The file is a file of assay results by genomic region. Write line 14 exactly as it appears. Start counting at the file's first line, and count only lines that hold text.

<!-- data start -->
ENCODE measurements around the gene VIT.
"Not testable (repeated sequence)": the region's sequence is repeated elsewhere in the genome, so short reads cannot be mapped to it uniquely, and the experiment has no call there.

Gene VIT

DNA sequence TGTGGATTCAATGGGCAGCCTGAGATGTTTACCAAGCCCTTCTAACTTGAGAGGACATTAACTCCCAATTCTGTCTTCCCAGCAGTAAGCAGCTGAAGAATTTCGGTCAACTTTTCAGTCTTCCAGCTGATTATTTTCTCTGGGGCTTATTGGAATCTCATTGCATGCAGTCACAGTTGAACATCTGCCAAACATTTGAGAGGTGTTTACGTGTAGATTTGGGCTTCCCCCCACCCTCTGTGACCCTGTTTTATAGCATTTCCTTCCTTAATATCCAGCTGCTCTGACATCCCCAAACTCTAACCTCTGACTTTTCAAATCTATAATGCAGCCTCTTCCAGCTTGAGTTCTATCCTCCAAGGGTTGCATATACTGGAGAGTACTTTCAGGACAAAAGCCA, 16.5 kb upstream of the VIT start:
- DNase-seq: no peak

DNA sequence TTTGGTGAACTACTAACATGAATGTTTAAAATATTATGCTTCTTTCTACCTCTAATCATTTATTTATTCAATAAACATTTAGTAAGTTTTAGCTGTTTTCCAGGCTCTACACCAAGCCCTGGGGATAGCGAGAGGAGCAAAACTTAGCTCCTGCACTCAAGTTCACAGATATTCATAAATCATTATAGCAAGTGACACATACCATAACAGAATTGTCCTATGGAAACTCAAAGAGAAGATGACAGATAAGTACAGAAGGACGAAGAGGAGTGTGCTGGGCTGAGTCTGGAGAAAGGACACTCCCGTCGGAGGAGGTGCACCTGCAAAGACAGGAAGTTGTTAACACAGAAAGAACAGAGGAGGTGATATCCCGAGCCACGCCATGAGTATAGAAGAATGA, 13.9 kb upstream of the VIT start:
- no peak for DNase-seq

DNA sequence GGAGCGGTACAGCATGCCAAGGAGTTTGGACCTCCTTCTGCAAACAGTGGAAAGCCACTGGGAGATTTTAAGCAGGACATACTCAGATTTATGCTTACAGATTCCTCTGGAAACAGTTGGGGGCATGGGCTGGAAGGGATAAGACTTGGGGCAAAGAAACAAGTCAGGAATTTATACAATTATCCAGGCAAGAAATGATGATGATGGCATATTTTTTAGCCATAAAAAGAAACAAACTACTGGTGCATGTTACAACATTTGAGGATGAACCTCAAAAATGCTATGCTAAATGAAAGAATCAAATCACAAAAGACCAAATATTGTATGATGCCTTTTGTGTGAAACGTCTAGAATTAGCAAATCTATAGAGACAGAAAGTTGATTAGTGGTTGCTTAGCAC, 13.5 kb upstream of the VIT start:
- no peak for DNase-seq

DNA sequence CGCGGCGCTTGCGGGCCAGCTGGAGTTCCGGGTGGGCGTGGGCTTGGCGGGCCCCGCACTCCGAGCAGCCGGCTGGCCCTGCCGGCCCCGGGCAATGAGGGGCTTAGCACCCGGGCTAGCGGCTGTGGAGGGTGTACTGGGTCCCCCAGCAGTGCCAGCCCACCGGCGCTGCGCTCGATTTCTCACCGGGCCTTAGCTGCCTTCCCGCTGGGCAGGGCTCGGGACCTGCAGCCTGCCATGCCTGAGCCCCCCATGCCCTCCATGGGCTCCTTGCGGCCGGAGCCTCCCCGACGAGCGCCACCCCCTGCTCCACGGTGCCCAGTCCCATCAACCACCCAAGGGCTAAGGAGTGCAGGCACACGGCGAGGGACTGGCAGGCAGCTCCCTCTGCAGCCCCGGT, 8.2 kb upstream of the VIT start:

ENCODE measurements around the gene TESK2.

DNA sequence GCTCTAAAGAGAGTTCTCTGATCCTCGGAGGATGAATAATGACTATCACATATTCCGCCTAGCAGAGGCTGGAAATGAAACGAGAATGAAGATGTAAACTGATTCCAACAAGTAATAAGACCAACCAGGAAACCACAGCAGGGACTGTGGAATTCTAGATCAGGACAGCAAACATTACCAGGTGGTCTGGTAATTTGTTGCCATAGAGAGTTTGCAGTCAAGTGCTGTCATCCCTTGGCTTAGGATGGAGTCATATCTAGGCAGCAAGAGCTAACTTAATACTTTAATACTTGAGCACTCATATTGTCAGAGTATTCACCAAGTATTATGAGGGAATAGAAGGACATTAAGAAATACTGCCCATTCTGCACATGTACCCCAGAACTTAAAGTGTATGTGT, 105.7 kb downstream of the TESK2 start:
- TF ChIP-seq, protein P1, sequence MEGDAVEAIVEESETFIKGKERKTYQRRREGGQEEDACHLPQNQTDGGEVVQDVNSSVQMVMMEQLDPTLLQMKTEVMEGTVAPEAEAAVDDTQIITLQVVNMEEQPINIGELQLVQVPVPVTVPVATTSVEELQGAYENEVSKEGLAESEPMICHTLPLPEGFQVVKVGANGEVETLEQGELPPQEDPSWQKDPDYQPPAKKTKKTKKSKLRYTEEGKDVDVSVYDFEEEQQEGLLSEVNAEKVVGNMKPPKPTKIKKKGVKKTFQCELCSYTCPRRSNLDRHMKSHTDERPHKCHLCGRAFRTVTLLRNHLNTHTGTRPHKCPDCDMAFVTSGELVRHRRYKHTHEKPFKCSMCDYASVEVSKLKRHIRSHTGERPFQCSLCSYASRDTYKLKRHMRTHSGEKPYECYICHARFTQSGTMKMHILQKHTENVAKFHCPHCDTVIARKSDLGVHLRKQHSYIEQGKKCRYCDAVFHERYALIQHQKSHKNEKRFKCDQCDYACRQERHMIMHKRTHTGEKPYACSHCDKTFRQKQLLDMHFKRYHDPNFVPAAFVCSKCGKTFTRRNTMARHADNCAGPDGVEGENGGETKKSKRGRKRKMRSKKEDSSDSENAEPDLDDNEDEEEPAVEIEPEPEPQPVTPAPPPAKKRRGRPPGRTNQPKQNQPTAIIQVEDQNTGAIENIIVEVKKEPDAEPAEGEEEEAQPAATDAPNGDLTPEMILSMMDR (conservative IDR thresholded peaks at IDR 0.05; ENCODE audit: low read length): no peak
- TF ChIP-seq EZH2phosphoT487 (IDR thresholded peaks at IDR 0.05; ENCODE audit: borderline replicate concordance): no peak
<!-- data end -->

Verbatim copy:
- TF ChIP-seq EZH2phosphoT487 (IDR thresholded peaks at IDR 0.05; ENCODE audit: borderline replicate concordance): no peak